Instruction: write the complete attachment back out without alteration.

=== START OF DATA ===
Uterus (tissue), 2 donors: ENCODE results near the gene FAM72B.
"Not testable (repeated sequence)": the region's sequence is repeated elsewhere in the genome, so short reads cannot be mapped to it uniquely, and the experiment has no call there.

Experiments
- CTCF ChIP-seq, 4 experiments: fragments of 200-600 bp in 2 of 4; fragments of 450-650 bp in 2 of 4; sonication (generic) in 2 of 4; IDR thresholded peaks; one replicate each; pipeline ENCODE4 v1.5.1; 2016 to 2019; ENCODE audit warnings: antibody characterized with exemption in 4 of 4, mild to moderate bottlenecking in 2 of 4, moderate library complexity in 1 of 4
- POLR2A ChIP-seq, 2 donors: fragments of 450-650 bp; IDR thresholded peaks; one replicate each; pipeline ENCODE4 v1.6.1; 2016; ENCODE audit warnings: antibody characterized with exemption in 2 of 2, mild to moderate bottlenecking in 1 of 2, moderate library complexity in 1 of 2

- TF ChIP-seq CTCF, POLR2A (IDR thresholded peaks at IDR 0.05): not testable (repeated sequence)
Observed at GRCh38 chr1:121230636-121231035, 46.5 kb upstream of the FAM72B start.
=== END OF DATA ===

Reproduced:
Uterus (tissue), 2 donors: ENCODE results near the gene FAM72B.
"Not testable (repeated sequence)": the region's sequence is repeated elsewhere in the genome, so short reads cannot be mapped to it uniquely, and the experiment has no call there.

Experiments
- CTCF ChIP-seq, 4 experiments: fragments of 200-600 bp in 2 of 4; fragments of 450-650 bp in 2 of 4; sonication (generic) in 2 of 4; IDR thresholded peaks; one replicate each; pipeline ENCODE4 v1.5.1; 2016 to 2019; ENCODE audit warnings: antibody characterized with exemption in 4 of 4, mild to moderate bottlenecking in 2 of 4, moderate library complexity in 1 of 4
- POLR2A ChIP-seq, 2 donors: fragments of 450-650 bp; IDR thresholded peaks; one replicate each; pipeline ENCODE4 v1.6.1; 2016; ENCODE audit warnings: antibody characterized with exemption in 2 of 2, mild to moderate bottlenecking in 1 of 2, moderate library complexity in 1 of 2

- TF ChIP-seq CTCF, POLR2A (IDR thresholded peaks at IDR 0.05): not testable (repeated sequence)
Observed at GRCh38 chr1:121230636-121231035, 46.5 kb upstream of the FAM72B start.